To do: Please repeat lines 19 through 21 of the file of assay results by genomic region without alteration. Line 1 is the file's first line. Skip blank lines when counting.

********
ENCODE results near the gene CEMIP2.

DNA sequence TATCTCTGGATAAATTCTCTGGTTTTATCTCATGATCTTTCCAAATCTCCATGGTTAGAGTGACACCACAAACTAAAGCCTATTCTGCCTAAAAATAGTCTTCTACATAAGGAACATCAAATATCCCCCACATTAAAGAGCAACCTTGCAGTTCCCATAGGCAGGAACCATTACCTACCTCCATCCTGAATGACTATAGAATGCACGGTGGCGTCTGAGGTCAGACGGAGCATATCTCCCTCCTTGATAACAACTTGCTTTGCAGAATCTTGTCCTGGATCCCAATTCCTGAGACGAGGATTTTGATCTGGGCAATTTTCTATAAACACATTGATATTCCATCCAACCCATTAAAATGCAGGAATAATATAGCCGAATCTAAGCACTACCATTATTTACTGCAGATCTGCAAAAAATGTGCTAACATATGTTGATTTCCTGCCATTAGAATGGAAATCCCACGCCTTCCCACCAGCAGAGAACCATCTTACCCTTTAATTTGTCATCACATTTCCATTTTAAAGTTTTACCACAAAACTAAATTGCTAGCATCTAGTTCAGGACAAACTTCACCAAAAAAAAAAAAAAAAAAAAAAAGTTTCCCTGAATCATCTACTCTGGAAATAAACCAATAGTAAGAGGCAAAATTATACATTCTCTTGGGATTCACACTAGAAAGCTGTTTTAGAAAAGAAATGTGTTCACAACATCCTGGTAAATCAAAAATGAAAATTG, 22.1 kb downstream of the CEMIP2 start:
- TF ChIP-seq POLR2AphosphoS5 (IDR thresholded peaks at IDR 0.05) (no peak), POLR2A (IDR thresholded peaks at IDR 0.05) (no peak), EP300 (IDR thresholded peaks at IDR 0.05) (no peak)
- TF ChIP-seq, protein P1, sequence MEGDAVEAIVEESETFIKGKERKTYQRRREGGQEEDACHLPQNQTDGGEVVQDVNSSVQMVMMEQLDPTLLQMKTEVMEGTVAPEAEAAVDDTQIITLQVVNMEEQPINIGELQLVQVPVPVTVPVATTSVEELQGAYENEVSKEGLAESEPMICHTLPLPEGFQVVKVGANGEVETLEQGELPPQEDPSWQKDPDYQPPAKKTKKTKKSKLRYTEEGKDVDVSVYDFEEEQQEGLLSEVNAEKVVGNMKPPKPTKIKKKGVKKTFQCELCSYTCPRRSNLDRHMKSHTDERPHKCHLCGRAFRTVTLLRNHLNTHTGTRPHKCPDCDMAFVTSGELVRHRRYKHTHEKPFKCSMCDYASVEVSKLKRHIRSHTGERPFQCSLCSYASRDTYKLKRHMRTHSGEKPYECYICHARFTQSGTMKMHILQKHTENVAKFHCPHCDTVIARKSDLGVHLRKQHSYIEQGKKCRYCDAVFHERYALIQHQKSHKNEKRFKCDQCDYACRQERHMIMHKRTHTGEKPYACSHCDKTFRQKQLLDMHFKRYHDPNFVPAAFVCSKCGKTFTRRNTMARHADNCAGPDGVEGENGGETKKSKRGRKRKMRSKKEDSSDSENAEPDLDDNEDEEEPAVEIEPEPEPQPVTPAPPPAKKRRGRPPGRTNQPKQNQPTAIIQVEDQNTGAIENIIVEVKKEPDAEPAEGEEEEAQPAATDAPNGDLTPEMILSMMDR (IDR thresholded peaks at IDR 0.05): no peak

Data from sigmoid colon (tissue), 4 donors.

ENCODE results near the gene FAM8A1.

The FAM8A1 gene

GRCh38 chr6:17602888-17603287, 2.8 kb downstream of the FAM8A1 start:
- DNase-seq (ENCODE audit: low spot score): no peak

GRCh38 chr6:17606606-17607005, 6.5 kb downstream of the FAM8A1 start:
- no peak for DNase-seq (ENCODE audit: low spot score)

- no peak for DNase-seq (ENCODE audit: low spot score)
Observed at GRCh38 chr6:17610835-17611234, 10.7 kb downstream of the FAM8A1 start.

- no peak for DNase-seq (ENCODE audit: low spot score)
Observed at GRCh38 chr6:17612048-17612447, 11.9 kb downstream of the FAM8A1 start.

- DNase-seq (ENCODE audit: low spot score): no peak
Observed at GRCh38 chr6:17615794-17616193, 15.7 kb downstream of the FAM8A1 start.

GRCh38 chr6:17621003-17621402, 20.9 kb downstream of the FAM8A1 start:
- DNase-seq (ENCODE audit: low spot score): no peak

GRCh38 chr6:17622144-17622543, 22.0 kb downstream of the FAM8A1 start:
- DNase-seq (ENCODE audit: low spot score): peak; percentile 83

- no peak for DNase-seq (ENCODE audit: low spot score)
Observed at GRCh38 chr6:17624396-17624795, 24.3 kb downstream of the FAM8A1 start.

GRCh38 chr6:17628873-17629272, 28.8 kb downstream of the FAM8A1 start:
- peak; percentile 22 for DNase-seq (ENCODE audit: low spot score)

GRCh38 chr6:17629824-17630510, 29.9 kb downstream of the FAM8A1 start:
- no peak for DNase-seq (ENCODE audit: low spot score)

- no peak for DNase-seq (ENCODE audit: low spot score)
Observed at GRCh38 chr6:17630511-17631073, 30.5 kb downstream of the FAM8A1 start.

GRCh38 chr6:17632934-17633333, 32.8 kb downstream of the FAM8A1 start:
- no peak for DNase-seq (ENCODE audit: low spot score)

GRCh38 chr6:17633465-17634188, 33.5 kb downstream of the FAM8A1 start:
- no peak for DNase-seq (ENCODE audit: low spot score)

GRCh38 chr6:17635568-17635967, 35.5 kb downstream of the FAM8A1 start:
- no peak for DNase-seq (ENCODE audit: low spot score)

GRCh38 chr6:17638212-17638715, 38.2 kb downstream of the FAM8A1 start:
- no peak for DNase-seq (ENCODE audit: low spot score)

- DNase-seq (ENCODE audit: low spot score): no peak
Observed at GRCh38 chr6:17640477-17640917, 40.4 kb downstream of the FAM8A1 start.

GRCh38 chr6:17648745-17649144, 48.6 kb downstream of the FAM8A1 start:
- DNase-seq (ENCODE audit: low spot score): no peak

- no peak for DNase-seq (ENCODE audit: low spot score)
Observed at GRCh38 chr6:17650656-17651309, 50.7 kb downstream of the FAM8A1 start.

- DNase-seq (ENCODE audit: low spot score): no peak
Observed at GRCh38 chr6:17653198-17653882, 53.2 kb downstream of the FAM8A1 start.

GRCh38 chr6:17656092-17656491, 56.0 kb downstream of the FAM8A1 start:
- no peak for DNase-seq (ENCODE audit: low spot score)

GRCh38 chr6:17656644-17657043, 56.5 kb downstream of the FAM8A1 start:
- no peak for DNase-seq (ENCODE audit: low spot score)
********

- DNase-seq (ENCODE audit: low spot score): no peak

GRCh38 chr6:17622144-17622543, 22.0 kb downstream of the FAM8A1 start:
- DNase-seq (ENCODE audit: low spot score): peak; percentile 83